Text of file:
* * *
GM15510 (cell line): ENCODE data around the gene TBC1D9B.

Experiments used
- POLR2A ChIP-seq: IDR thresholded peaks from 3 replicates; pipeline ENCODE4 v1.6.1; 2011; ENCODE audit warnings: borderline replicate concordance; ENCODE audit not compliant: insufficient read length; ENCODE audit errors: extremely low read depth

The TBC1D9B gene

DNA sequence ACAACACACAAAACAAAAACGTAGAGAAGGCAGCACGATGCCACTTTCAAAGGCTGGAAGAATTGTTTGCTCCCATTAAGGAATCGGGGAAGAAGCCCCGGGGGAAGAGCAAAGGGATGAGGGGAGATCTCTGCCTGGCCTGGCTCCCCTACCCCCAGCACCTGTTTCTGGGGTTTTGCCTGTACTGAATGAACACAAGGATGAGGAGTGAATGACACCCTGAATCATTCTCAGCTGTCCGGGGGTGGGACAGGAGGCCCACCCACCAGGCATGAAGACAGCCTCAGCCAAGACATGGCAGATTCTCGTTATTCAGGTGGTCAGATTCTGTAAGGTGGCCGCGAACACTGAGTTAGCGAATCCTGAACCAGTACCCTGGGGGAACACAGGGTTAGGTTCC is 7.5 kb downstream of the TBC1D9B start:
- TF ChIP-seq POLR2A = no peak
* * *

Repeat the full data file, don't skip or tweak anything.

GM15510 (cell line): ENCODE data around the gene TBC1D9B.

Experiments used
- POLR2A ChIP-seq: IDR thresholded peaks from 3 replicates; pipeline ENCODE4 v1.6.1; 2011; ENCODE audit warnings: borderline replicate concordance; ENCODE audit not compliant: insufficient read length; ENCODE audit errors: extremely low read depth

The TBC1D9B gene

DNA sequence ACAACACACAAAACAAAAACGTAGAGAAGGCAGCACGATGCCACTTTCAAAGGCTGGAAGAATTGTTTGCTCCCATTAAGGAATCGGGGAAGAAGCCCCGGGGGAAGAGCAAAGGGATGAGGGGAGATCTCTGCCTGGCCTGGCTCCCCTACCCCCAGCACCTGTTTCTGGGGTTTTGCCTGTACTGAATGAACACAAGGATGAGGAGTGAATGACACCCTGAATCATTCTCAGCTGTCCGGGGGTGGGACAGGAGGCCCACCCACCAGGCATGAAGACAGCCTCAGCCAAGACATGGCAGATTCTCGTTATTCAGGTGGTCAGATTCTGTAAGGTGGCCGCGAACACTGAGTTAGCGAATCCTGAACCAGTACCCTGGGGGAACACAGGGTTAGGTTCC is 7.5 kb downstream of the TBC1D9B start:
- TF ChIP-seq POLR2A = no peak